In June 1996, Grameen Bank decided to make a special foray into renewable energy in Bangladesh and founded Grameen Shakti. Literally meaning ‘Rural energy’, Grameen Shakti’s main objective has been to produce electricity to fulfill the minimum requirement of electrical power after dusk in the remote rural areas of Bangladesh where conventional electricity could not reach in foreseeable future. They also strive to provide rural households of Bangladesh access to environment friendly and pollution free energy at affordable costs.
They function by supplying, marketing, selling and developing renewable energy systems to thousands of poor rural villages, thereby attempting to minimize poverty by creating employment and income generation opportunities. Grameen Shakti has established a number of specific programs. These consist of Solar Home Systems (SHS) Program, Wind Power Program, Hydro Program, Biogas Program and Improved Cooking Stoves program.
Through the Solar Home Systems Program, individual homes are given photovoltaic (PV) collectors for their roof, from which batteries can be charged to run simple lights, appliances like a small TV, radio or cassette player, or to charge cellular phones. Besides homes, they can also be used to light shops, fishing boats etc. As opposed to conventional electricity, the client can enjoy the fact that there will be no monthly bills, no fuel cost, very little repair and maintenance cost (Grameen Shakti provides free monthly checkups during warranty period), easy installation and portability. Many customers are using PV systems for heating soldering irons for repairing household appliances, rural carpenters and other craftsmen are extending their working hours after sunset, and some buyers have installed PV systems to sell battery-based power in rural market places, especially to shop owners to help light their shops. Till date, Grameen Shakti has installed about 2,60,000 Solar Home Systems, with a minimum of 300 systems being installed a day. “Our sales have been growing exponentially every year”, says Dipal C Barua, managing director of Grameen Shakti.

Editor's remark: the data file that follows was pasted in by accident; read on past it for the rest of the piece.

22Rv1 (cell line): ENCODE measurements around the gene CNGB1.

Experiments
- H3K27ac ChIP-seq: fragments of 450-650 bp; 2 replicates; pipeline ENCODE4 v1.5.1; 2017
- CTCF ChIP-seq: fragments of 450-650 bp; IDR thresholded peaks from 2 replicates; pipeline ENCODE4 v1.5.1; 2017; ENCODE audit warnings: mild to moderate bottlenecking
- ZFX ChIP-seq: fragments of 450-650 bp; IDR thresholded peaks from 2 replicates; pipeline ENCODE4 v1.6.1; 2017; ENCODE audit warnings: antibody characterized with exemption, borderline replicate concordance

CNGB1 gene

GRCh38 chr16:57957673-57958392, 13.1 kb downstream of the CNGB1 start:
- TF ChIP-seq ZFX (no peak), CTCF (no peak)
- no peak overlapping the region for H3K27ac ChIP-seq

Another successful Grameen Shakti venture is Polli Phone which allows people in off grid areas the facilities of telecommunication through SHS powered mobile phones. The only problem however is that solar panels are still quite expensive (even though prices do continue to fall and the payments for the panels can be made in small installments) but the capacity of the power supply is quite less, about 37 watts. However, with a warranty of about 20 years, the panels could probably go a long way. If other energy sources, like wind, hydro or tidal power could also be incorporated with the PV systems, which would be cheaper but larger scaled.